Finally, my wife Christine’s devotion to our son Nicholas is nothing short of remarkable.  Having a disabled son is difficult, and it turns your life upside down.  She has handled the disappointments and challenges with grace.  Some parents of autistic children can’t accept reality, and spend tremendous energy searching for cures and “fixes”.  Christine shed tears because Nick wasn’t going to be like other kids, but then she accepted him the way he is and became his advocate, though that word doesn’t come near to capturing all she does.

She helps Nick get dressed and makes his breakfast every morning.  She schedules all of his therapy appointments, drives him an hour to the child psychiatrist, and works with the county social worker to make sure he gets all the assistance he’s entitled.  She makes sure he gets his medication, that he’s doing OK at school, and a million other things.  She has adjusted to this responsibility, and like any responsibility sometimes it’s a heavy weight.  But her selflessness is inspirational, and to me quite remarkable.

Remarkable people aren’t perfect.  They have faults and weaknesses, and they make mistakes.  But when you think about what makes people remarkable, even the people you see every day, it can put things in a whole new light.  Focusing on what’s remarkable about someone tends to cheer me up.  It makes me think of the person that I admire, and the person I want to be.

Like Gurdjieff, I love to travel, and going to India in search of wisdom seems like fun.  But I can find remarkable people around me every day, if I stop to notice.

 

 

How to Be Unsuccessful

beach-1.jpgIt has taken me a long time to realize that the key to my happiness is to be unsuccessful.  In doing so, I have had to unlearn many things that I was taught by my parents, my peers, and my culture.  I’ve had to learn to value love over money, compassion over status, and humility over pride.  It’s been a struggle, but I hope one day to be extremely unsuccessful.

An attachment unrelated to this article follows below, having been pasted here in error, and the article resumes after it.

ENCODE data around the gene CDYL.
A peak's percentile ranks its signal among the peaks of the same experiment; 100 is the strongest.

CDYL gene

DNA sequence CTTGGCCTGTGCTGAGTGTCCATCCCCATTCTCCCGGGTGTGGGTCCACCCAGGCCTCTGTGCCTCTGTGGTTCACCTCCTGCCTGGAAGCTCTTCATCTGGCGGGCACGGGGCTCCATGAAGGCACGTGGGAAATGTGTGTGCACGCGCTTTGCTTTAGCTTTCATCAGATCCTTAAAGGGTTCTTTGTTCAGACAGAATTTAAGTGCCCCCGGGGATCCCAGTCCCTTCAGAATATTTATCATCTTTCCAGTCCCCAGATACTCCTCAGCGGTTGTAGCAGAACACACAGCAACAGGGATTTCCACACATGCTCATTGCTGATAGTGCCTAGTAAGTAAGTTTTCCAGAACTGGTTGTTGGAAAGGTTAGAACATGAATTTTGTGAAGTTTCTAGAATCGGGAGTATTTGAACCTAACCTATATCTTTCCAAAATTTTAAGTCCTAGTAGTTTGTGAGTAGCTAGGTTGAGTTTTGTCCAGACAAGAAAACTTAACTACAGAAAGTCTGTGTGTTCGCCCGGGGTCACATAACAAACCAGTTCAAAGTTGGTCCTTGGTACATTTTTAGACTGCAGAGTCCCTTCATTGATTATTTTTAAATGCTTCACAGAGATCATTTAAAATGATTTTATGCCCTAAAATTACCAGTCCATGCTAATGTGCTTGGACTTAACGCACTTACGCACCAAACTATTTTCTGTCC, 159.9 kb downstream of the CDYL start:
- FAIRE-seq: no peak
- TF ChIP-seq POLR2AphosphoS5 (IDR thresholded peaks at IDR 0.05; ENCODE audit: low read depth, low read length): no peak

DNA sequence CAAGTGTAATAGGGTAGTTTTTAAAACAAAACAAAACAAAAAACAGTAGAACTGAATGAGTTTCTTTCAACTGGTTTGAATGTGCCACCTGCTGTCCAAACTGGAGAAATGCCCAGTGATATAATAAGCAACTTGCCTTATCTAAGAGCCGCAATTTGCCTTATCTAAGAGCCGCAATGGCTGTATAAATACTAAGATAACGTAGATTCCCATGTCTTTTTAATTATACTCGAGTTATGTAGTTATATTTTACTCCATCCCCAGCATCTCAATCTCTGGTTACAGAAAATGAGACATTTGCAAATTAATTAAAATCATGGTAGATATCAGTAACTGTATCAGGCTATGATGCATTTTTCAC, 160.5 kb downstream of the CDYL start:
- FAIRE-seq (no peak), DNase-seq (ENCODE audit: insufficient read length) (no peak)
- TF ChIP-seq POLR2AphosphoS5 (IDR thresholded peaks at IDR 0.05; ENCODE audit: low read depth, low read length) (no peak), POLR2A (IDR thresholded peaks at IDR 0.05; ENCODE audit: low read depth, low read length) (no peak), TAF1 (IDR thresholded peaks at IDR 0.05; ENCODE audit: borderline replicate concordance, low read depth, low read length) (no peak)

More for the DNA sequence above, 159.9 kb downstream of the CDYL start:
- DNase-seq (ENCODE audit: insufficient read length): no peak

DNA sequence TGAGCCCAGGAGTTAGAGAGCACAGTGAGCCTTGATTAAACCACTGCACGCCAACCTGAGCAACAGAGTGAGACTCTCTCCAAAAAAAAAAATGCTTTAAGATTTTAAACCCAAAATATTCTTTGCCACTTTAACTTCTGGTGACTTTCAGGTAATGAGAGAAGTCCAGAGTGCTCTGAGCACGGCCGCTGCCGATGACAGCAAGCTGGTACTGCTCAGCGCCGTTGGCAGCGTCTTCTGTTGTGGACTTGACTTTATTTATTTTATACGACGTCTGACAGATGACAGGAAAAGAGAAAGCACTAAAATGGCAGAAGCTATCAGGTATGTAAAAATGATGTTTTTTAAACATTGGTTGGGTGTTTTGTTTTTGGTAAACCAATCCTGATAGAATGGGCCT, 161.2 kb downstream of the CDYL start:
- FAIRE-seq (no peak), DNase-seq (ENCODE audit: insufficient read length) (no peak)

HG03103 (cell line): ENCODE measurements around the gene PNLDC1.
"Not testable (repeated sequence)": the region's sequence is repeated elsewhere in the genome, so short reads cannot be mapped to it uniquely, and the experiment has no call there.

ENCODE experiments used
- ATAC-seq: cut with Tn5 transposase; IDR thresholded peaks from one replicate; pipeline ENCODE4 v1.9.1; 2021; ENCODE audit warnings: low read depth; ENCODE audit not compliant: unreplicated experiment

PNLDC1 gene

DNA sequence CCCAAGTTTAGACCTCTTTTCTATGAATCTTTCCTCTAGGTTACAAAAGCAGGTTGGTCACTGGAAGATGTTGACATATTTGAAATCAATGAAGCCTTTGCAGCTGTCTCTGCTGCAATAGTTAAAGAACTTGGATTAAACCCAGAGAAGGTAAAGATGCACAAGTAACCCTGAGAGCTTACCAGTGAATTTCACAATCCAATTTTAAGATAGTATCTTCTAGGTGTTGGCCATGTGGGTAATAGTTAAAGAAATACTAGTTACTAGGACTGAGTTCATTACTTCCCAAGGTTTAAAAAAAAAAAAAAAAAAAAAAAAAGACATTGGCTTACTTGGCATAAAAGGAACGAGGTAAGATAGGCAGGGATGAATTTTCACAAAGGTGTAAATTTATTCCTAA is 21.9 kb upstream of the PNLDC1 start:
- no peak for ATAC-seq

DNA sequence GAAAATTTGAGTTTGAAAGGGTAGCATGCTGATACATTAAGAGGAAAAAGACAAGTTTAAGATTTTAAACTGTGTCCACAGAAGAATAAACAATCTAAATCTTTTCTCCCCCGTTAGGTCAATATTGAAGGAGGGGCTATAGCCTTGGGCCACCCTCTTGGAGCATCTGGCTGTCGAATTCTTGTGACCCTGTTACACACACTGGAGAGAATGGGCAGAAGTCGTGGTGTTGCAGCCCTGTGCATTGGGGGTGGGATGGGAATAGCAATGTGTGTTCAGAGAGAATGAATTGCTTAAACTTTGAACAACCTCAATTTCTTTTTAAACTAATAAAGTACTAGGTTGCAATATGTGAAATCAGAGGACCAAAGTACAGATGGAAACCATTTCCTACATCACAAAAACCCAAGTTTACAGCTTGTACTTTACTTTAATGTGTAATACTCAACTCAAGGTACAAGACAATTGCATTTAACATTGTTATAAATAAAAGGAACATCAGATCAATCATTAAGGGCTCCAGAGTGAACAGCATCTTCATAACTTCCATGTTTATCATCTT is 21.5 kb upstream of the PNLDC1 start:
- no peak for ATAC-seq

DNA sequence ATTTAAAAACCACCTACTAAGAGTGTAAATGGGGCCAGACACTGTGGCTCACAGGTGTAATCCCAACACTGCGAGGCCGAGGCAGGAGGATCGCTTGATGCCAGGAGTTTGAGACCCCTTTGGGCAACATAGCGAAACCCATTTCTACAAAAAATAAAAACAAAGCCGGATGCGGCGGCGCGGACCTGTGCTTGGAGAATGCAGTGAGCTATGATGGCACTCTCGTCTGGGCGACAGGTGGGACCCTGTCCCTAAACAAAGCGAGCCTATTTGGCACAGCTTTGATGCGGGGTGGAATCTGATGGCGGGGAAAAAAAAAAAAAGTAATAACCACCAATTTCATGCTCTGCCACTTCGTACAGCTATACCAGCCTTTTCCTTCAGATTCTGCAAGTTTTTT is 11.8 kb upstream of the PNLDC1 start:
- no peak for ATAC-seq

Over the past 15 years, I’ve often felt like a failure.  I told myself that I had failed in corporate American because I didn’t get promoted, and I had failed in running my own business because I didn’t become rich.  I beat myself up for being lazy and unmotivated.  I compared myself to my friends who had become rich in the toy business, or had been promoted to Vice Presidents in their corporate jobs.  I’m smart enough, I thought, but I just must be a loser if I can’t achieve as much as these other folks.

My parents are successful people, Dad a professor and Mom a corporate lawyers.  Both of them are well-known in their fields.  I compared myself to my parents, and beat myself up for not achieving as much as they had.

Before I started learning how to be unsuccessful, I wasted a lot of time worrying about success.  I worked for eleven years in the corporate world, hating it nearly every day.  My attitude was poor.  If I didn’t like my boss, I’d fight with him or her, and as a result I didn’t get promoted.  People with sunnier dispositions (and who were more diligent about doing their tasks) rose up the ranks, while I languished.

As a creative outlet, I started a toy business and it grew, eventually allowing me to quit the rat race.  Finally! I thought.  Now I don’t have to deal with the annoying corporate b.s.! I’m free!  I’ll never have to look for another job again!

I did enjoy the freedom to set my own hours, go to the gym every day whenever I felt like it, and stay home and hang out with my family.  But I felt anxious and lonely almost from day one.  Anxious because of the need to make sales all the time, and lonely because I worked for myself and by myself.

 

During six years of running my own business full-time, I was able to support my family.  However, I suffered several bouts of debilitating depression and anxiety.  Two years ago, I took a full-time job again, and since then my mental health has been a lot better.